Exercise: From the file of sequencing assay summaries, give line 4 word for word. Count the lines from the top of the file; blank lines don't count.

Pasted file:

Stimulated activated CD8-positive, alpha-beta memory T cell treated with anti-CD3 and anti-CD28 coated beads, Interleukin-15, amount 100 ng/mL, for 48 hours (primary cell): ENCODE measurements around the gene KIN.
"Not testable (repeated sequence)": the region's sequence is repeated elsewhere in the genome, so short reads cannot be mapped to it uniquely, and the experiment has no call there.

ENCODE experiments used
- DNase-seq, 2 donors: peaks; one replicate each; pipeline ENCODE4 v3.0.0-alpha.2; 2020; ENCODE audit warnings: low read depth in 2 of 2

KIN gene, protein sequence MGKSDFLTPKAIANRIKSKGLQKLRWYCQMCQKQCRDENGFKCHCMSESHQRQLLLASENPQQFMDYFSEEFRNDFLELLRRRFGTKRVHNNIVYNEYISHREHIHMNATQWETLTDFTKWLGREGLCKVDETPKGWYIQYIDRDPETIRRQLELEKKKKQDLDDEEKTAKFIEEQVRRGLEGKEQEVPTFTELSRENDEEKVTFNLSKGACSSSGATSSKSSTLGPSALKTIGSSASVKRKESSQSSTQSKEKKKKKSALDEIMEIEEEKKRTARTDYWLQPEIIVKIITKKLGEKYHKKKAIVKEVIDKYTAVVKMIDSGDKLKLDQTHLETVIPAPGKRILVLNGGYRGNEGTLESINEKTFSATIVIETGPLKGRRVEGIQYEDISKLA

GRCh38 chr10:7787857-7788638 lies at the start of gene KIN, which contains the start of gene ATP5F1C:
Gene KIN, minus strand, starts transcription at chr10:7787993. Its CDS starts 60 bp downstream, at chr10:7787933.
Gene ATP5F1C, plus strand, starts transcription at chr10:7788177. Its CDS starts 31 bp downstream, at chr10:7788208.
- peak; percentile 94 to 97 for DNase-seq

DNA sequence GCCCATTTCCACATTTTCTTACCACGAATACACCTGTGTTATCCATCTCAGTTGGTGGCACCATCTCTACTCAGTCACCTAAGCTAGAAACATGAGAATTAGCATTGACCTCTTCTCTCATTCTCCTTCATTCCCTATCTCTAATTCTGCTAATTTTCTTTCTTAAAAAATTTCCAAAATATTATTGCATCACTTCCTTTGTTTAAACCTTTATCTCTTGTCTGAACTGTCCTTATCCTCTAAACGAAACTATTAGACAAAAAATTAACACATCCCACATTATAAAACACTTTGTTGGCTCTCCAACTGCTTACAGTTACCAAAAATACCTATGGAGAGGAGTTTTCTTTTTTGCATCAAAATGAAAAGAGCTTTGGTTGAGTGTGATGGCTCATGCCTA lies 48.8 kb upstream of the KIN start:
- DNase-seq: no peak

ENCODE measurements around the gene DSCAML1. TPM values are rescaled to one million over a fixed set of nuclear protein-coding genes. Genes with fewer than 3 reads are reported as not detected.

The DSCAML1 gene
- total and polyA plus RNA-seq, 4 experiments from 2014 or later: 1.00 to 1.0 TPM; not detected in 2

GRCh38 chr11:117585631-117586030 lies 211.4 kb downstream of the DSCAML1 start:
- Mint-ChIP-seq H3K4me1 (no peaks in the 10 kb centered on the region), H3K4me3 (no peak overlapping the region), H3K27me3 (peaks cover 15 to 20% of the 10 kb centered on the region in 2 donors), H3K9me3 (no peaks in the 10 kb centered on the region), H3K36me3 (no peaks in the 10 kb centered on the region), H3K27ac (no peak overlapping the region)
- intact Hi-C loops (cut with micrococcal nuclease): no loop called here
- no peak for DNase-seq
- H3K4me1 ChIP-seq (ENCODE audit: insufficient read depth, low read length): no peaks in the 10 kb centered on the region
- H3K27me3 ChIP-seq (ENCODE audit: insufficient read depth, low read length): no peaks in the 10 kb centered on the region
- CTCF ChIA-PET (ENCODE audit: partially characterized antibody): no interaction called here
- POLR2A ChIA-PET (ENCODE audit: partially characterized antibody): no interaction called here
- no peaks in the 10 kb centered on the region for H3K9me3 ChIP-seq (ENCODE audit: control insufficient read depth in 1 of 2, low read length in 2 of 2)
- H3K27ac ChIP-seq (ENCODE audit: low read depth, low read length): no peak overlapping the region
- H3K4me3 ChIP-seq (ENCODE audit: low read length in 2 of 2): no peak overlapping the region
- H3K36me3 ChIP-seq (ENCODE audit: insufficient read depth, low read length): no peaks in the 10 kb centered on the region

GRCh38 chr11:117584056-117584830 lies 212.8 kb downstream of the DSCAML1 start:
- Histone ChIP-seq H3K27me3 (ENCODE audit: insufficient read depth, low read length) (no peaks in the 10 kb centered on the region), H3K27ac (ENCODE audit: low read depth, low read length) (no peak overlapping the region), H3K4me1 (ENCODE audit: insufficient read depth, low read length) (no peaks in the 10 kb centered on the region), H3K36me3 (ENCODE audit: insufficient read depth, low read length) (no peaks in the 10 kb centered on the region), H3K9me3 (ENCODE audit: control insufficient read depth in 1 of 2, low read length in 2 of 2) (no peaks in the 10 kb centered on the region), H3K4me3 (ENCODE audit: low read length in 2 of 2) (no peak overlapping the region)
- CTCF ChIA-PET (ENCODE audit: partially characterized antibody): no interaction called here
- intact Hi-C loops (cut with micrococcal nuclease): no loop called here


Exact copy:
- DNase-seq, 2 donors: peaks; one replicate each; pipeline ENCODE4 v3.0.0-alpha.2; 2020; ENCODE audit warnings: low read depth in 2 of 2